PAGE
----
In Andrew Bolt's World, Black Is White And Peaceful Protest Is War


For a white, well-paid, widely read columnist, Andrew Bolt likes to talk an awful lot about racism. Of course, ever the martyr, Bolt’s focus is the ‘racism’ directed towards him and his kinfolk, not by those who have been historically discriminated against, dispossessed, disenfranchised and disempowered, since the invasion of their country.

That historical discrimination seeps into current-day government policy.

Last Friday, tens of thousands of people – both Aboriginal and non-Aboriginal – turned out in force to protest just one of these policies, the WA Premier Colin Barnett’s plans to close up to 150 remote Aboriginal communities.

It was the second national day of action within two months, and followed successful protests in Melbourne and Sydney in April.

Not only were protests staged in capital cities, but there were strong turnouts in regional towns – from Cairns, to Foster, from Albury to Geraldton. Smaller communities – like Yarrabah in Far North Queensland and people directly affected in Western Australia in places like Beagle Bay, Newman, Port Hedland and Geraldton – also aired their cries on the streets.

The day of action even gained international solidarity, with protests in New Zealand, Germany and Hong Kong, among others.

After attracting 3,000 protestors to march through Brisbane, a smaller contingent of 300 staged a sit-in at the city hall.

The second national day of action was truly an historic moment. The ability to mobilise so many across the country, not once, but twice, within two months of each other speaks to the outrage that will hopefully end up suffocating Barnett’s plans to close these communities.

In April, the Melbourne rally shut down the CBD and provoked condemnation from the cities’ mainstream press, with the label ‘Selfish Rabble’ splashed across the nation’s most read newspaper the Herald Sun.

About 12,000 people in Melbourne were able to replicate that April protest, shutting down the CBD again on Friday and drowning out the whines of conservative talk back hosts like Neil Mitchell, who were insulted at the inconvenience to Melbourne commuters, particularly those going to the AFL, but less worried about the effect of a disastrous policy on the lives of Australia’s most vulnerable.

But that didn’t stop the Herald Sun’s Bolt weighing in again with his characteristic inaccuracy.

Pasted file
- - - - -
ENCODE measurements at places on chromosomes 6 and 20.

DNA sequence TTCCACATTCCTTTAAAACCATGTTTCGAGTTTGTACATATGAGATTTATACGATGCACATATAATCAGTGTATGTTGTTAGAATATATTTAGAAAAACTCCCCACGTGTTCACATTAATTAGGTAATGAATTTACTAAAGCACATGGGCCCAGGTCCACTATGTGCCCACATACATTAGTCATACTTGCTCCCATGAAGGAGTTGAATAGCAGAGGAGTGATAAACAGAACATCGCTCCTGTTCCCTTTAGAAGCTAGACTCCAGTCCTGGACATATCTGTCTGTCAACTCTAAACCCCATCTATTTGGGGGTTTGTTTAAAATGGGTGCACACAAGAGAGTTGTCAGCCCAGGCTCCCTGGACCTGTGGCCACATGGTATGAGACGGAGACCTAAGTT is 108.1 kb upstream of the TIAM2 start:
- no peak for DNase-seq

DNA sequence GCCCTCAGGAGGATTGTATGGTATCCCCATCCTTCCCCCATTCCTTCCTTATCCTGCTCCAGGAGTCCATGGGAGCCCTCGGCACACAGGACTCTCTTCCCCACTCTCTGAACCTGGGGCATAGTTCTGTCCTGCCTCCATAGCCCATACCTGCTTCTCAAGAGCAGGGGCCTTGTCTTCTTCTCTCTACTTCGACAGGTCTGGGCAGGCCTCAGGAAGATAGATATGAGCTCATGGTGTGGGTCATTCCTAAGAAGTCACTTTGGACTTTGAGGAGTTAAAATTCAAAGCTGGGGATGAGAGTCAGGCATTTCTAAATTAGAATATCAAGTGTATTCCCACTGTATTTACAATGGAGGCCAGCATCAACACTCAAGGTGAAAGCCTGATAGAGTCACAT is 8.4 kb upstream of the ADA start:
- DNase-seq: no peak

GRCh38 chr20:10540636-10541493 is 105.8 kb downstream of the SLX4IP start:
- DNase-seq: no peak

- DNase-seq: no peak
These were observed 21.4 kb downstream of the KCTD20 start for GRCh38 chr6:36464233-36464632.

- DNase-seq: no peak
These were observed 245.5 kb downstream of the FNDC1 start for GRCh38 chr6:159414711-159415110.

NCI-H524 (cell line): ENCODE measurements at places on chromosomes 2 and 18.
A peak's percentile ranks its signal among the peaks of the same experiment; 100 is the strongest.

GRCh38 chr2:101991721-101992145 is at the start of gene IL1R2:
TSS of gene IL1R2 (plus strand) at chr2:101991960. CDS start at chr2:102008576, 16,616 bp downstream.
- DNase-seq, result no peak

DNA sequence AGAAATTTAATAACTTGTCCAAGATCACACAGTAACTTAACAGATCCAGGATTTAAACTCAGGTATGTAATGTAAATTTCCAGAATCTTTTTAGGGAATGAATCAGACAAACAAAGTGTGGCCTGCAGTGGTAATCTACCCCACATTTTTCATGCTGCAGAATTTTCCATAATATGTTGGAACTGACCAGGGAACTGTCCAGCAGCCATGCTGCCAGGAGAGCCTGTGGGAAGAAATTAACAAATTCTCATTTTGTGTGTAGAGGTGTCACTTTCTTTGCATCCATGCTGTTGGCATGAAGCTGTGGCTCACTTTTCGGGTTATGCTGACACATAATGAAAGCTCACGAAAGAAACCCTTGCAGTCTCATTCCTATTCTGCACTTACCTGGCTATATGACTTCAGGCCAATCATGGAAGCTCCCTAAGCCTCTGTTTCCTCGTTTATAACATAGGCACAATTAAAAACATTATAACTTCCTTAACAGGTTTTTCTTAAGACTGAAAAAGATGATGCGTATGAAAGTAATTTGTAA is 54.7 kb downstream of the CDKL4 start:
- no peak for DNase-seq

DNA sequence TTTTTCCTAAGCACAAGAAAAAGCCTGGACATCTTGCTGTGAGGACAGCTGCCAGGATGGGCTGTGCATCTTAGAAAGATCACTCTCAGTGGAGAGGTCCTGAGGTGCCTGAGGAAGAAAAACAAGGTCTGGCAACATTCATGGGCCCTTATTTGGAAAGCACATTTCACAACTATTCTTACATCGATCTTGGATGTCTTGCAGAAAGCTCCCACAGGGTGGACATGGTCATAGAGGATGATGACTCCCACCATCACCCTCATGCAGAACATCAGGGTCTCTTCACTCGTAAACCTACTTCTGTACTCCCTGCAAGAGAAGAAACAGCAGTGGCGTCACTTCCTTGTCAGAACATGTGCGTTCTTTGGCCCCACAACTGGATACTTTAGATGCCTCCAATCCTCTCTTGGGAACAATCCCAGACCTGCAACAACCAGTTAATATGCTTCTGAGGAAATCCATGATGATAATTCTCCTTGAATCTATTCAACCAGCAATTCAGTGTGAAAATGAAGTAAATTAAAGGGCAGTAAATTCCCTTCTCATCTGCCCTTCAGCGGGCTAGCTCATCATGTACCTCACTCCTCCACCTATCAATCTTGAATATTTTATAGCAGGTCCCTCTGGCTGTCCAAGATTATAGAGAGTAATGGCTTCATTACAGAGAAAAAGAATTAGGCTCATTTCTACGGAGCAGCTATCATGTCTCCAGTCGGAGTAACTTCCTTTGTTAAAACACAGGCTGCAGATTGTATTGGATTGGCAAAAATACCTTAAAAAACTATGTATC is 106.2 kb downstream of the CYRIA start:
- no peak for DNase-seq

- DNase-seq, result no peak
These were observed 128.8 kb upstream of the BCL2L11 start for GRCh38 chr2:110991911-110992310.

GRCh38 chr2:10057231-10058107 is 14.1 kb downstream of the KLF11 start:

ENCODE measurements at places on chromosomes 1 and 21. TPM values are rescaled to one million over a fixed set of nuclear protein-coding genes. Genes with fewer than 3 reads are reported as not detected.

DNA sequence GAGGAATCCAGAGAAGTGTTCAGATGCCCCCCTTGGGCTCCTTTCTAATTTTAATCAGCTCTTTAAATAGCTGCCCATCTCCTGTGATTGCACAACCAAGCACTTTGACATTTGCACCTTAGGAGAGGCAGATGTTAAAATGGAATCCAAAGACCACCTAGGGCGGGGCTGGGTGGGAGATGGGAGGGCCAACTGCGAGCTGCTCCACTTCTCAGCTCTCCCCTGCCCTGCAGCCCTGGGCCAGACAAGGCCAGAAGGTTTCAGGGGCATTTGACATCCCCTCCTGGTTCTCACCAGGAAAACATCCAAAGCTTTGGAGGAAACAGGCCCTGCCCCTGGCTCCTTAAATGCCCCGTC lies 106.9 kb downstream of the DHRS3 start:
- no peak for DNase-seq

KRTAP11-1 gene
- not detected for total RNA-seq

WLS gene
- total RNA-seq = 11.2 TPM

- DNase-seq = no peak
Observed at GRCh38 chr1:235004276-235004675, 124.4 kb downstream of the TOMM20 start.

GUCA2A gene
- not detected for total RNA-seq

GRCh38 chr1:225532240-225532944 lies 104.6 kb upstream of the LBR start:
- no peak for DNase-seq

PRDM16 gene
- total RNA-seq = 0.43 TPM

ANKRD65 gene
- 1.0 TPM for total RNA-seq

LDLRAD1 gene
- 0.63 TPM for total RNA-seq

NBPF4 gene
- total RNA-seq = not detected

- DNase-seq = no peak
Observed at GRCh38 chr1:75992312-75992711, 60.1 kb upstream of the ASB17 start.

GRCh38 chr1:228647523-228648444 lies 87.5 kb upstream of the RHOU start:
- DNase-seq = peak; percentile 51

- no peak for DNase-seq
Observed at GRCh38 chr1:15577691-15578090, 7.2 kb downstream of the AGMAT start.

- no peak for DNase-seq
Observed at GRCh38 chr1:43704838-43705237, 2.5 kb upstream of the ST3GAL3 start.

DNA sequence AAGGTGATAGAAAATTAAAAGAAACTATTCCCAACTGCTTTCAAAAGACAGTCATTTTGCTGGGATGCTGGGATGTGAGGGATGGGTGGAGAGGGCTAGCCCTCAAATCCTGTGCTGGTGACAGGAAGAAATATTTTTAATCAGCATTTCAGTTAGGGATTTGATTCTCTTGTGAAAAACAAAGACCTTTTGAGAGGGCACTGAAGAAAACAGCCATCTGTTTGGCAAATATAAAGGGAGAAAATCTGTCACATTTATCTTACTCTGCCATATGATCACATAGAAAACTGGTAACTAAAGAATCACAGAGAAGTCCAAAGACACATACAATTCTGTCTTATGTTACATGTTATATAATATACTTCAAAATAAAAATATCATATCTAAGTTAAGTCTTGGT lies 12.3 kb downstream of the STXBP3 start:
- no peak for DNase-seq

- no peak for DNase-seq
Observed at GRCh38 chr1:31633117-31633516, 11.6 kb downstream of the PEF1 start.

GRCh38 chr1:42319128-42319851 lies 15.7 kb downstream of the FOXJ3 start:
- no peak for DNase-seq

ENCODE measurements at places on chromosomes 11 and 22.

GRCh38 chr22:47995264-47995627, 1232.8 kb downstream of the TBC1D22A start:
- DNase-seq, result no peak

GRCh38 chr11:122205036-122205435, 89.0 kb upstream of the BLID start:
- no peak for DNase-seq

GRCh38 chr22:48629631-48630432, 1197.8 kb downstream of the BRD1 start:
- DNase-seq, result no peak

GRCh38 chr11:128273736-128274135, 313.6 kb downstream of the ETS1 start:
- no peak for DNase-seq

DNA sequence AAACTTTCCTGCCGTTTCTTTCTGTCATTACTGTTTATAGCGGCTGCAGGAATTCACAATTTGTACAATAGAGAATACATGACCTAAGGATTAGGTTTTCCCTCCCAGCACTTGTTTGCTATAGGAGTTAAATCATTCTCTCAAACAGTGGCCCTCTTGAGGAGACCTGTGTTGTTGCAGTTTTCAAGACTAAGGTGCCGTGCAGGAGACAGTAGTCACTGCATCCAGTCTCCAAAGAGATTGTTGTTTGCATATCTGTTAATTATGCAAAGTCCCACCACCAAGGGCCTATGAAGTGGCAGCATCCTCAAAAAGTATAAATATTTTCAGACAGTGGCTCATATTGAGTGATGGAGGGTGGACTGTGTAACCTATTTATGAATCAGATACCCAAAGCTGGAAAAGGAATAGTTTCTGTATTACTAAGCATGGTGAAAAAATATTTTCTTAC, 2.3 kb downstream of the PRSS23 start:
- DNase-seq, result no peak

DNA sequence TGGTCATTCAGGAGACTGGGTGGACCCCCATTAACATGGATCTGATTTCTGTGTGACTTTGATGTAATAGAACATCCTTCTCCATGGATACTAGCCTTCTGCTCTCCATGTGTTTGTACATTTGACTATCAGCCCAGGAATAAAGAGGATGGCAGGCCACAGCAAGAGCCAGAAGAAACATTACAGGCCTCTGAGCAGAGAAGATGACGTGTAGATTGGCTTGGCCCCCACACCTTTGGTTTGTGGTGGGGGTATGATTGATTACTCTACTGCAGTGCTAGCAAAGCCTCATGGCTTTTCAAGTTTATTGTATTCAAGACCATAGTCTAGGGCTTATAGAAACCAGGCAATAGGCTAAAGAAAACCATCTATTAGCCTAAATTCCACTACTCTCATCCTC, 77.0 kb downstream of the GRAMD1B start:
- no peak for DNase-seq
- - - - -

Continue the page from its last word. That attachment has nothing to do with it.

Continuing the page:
History is not Bolt’s strong point, and neither is race relations.

This morning, he wrote fiercely about the “race warriors” who are tearing Australia apart. According to Bolt, he no longer feels reconciled.

“Take pity on this torn country! I doubt I’m alone in feeling less reconciled and more threatened than ever, and wonder how much worse this divisiveness will get,” he wrote, as if he was threatened every day by angry blackfellas.

Of course, there are few blackfellas in the country who would want to reconcile with Andrew Bolt. Before reconciliation there must be justice and equality, and Australia has proven time and time again unwilling to even consider it. Bolt has proved himself nothing more than an insolent child, from his campaign to undermine the pain of the Stolen Generations, to his martyrdom on the altar of free speech due to his determination to discredit ‘white Aborigines’ for the good of the taxpayer.

While Australia likes to talk in ‘r’ words – from Reconciliation to Recognition – it has trouble discussing the most pertinent one of all, racism.

That’s something Bolt has no trouble bringing up, but I feel as if someone could direct him to a better definition, not one just plucked from his imagination.

Bolt claims that Friday’s protests were racist because they were a “collective punishment of mainly white Australians in Melbourne in return for what white politicians on the other side of the country have allegedly done to black Australians”.

But it is hardly “collective punishment”. What is more collective punishment than the type dealt to hundreds of thousands of Aboriginal people across history, simply for the fact they are Aboriginal?

Aboriginal people for so long have been an inconvenience for Australia, which despite building prosperity off black slavery and rights abuses, and ripping mining wealth from stolen land, would prefer the protests of blackfellas to be out of the way and regulated to a few hours outside of peak hour.

They want it regulated to a time when the huge injustice proposed for WA communities will not be placed uncomfortably right in front of their eyes. This is how Australia has dealt with its history – placing it out of sight and out of mind. The Melbourne protests, and those around the country, were a clear sign that Aboriginal people are no longer willing to play out that farce. They aren’t going to play by your rules, even if AFL is involved.

The protests in capital cities carried the cries of WA’s communities out of their remote homelands and into the bustling metropolis. It seems barely a sacrifice to inconvenience Melbourne commuters for two hours to air Australia’s most inconvenient truth.

As Warriors of the Aboriginal Resistance (WAR)’s Pekeri Ruska told the Age, “We want to give Melbourne a taste of what it’s like to have your town shut down.”

Nevertheless, Bolt thinks its racist for “protestors to demand Australians keep paying some $80,000 a year per inhabitant to provide services for largely dysfunctional settlements that would be closed down if the inhabitants are white”.